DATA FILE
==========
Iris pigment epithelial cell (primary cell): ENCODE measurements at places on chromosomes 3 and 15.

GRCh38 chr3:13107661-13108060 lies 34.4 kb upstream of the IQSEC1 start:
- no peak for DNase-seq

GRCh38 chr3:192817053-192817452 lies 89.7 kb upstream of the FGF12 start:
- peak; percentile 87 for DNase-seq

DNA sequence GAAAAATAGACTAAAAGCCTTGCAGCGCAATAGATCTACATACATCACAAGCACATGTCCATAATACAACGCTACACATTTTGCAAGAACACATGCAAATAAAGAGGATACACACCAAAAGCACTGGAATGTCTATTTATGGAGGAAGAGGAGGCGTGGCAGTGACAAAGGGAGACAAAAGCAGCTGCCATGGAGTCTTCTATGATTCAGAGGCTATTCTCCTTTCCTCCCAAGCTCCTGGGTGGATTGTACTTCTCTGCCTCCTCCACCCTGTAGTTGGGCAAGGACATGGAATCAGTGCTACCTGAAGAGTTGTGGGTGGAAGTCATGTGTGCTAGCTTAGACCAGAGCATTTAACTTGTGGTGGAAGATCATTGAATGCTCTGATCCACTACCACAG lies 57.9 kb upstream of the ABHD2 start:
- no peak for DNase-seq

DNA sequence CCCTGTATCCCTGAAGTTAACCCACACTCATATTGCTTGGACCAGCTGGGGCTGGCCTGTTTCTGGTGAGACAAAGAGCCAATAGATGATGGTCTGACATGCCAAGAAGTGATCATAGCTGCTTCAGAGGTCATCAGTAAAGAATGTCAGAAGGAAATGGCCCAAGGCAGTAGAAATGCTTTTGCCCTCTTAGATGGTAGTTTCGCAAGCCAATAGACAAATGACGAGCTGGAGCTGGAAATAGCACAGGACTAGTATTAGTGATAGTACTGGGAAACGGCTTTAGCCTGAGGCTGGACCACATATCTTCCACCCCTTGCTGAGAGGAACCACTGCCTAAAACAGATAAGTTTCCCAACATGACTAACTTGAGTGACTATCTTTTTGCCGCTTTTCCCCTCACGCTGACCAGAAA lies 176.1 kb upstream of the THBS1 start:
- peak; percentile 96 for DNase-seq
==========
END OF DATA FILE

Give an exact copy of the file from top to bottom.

Iris pigment epithelial cell (primary cell): ENCODE measurements at places on chromosomes 3 and 15.

GRCh38 chr3:13107661-13108060 lies 34.4 kb upstream of the IQSEC1 start:
- no peak for DNase-seq

GRCh38 chr3:192817053-192817452 lies 89.7 kb upstream of the FGF12 start:
- peak; percentile 87 for DNase-seq

DNA sequence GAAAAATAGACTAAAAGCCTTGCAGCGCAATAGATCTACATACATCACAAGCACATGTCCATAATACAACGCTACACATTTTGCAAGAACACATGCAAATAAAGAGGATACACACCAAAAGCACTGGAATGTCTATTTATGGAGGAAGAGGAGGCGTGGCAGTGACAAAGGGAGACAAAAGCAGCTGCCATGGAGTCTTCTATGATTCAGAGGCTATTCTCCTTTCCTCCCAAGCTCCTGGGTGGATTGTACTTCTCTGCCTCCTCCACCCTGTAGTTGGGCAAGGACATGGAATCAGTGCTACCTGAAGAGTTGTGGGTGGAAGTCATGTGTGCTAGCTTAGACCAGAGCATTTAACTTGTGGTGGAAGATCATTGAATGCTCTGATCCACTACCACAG lies 57.9 kb upstream of the ABHD2 start:
- no peak for DNase-seq

DNA sequence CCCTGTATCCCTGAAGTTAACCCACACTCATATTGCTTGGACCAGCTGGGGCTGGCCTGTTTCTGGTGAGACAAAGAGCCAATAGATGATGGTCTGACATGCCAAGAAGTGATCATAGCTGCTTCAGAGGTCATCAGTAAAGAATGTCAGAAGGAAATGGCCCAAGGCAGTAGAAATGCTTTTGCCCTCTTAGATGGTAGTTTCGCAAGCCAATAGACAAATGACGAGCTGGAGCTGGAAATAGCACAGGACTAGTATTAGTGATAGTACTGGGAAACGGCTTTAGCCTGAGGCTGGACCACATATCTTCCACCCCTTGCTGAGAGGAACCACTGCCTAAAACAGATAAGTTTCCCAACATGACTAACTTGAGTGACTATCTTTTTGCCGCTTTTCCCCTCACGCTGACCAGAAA lies 176.1 kb upstream of the THBS1 start:
- peak; percentile 96 for DNase-seq